Which photographic genre do you consider your work to fall into and what themes do you find yourself exploring? At the beginning of my photographic practice I explored subjective aspects such as moods, associations in documentary reality, which formed and still forms my visual narrative today. Themes are mostly about regional and national identity, genetics, ethnography, memory, nostalgia and existentiality. I am working on personal self-initiated long term projects about contemporary issues from historical and ethnographical aspect on the line between reality and fiction. I like to combine poetic and metaphoric ideas with contemporary and archival imagery in the field of documentary reality. Works are very much multi-layered and research based.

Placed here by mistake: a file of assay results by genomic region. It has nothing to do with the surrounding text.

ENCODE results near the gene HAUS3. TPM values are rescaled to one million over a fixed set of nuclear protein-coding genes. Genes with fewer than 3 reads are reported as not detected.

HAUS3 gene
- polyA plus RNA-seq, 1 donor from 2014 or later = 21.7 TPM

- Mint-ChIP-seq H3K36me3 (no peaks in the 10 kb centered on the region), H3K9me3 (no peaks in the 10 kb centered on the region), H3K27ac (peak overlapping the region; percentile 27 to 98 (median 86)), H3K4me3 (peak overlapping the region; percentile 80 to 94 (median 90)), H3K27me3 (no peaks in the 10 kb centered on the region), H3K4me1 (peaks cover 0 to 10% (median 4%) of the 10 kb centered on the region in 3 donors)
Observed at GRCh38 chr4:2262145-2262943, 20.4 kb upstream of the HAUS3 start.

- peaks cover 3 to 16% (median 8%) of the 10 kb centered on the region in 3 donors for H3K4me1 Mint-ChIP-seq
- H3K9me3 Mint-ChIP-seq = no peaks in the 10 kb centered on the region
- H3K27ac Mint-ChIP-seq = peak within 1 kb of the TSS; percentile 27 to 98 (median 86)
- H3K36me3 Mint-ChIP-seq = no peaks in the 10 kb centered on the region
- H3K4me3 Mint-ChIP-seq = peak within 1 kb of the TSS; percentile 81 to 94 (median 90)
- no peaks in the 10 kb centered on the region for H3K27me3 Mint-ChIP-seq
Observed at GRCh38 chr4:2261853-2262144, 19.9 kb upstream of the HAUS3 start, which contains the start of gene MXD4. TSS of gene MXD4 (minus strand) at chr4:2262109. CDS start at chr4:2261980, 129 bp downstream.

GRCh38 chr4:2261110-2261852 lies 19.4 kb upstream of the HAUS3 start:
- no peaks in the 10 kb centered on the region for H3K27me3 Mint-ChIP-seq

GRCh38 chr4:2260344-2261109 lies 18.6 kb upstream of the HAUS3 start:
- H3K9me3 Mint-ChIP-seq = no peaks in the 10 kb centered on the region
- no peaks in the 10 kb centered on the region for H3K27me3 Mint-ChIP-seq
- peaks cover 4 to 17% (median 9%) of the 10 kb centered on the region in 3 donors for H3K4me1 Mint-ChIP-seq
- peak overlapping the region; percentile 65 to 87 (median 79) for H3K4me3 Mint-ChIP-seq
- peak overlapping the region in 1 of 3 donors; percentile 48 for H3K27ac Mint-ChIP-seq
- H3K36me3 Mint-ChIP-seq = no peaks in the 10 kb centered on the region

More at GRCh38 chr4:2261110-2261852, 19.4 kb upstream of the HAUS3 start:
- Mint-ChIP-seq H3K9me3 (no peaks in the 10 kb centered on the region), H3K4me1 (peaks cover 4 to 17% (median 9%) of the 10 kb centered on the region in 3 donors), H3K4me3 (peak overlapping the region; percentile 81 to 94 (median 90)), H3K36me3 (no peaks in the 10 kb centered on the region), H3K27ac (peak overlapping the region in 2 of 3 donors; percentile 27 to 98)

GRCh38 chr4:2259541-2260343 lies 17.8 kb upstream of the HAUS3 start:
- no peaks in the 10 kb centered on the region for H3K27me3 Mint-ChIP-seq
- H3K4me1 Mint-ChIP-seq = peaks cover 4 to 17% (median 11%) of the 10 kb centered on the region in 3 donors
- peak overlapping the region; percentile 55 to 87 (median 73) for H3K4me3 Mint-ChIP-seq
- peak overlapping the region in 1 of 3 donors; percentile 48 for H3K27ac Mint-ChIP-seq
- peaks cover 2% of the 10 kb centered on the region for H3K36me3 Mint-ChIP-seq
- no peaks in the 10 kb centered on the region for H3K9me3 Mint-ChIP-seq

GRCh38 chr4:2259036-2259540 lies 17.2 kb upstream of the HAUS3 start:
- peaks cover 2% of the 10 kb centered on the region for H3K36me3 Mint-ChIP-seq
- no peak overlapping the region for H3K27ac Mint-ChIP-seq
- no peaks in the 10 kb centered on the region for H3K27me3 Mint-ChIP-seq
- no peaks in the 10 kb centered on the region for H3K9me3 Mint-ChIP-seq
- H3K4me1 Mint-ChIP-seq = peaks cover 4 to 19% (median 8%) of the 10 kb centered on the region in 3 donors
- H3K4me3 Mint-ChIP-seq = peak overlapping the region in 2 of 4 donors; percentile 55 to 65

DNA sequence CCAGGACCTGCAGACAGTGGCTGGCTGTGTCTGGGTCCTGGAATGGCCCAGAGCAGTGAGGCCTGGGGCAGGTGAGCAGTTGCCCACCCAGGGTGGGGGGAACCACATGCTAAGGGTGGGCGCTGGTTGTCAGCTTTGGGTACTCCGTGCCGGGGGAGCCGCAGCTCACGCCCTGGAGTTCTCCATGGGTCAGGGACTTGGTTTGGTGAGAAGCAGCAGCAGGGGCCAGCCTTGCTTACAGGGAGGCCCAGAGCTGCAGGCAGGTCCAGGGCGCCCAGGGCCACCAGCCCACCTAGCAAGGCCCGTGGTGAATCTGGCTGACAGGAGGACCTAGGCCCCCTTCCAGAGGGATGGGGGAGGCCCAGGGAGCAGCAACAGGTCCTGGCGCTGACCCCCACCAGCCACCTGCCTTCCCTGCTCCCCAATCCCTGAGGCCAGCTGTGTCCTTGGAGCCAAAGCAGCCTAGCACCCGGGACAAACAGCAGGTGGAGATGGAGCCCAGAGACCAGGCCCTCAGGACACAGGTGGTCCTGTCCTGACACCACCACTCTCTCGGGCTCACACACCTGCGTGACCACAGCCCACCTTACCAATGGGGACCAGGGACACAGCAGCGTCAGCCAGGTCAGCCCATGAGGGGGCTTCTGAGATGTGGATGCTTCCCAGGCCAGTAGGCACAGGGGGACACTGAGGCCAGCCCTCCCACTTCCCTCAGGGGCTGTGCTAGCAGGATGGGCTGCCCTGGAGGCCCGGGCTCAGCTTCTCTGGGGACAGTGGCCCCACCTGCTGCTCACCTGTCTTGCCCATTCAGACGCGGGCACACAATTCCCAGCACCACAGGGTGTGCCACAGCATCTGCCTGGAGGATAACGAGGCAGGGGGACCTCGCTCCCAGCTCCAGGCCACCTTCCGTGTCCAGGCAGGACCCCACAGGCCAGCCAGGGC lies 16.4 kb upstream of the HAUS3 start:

What initially inspired you to make this work? What drew you to Kaltene? The idea of my father building our family home by the sea was the actual starting point and inspiration for my project. Kaltene is my homeland, the place where I spent my childhood and of which I have so many fond memories. After being away for so many years and re-evaluating my own feelings and thoughts, I decided to return and recreate my homeland through photography, to retrace the place, its landscape and identity. In April 2015 when I was still living in London I went back to my home country during an opening of my solo show at the Riga International Airport (RIX) in Riga where I have played with the subjects like spaces, traveling and intuitive indoor landscapes. The project is still ongoing since 2008 where the spaces of airport becomes existential visual metaphor for a life between lives. At that time when I got back to Kaltene after the opening, everything fell into a place for my following project. I saw the light and fog, I saw the people who are still living there and I saw how it’s just slowly disappearing and fading. Back in 2015 there were still some expired rolls of film in my fridge in Kaltene so I took them and started to explore the environment for the very first time and realised that I would love to continue to do it further. At the same time I wanted to encourage a critical look at contemporary issues where the visual narrative of life outside the city could act as a signal for dialogue on modernity and the political and economic processes affecting the emigration of the younger generations. I was driven also to explore ethnographic questions, community, memory, historical events, life by the sea, inevitable disappearance of our youth and information preserved by the landscape.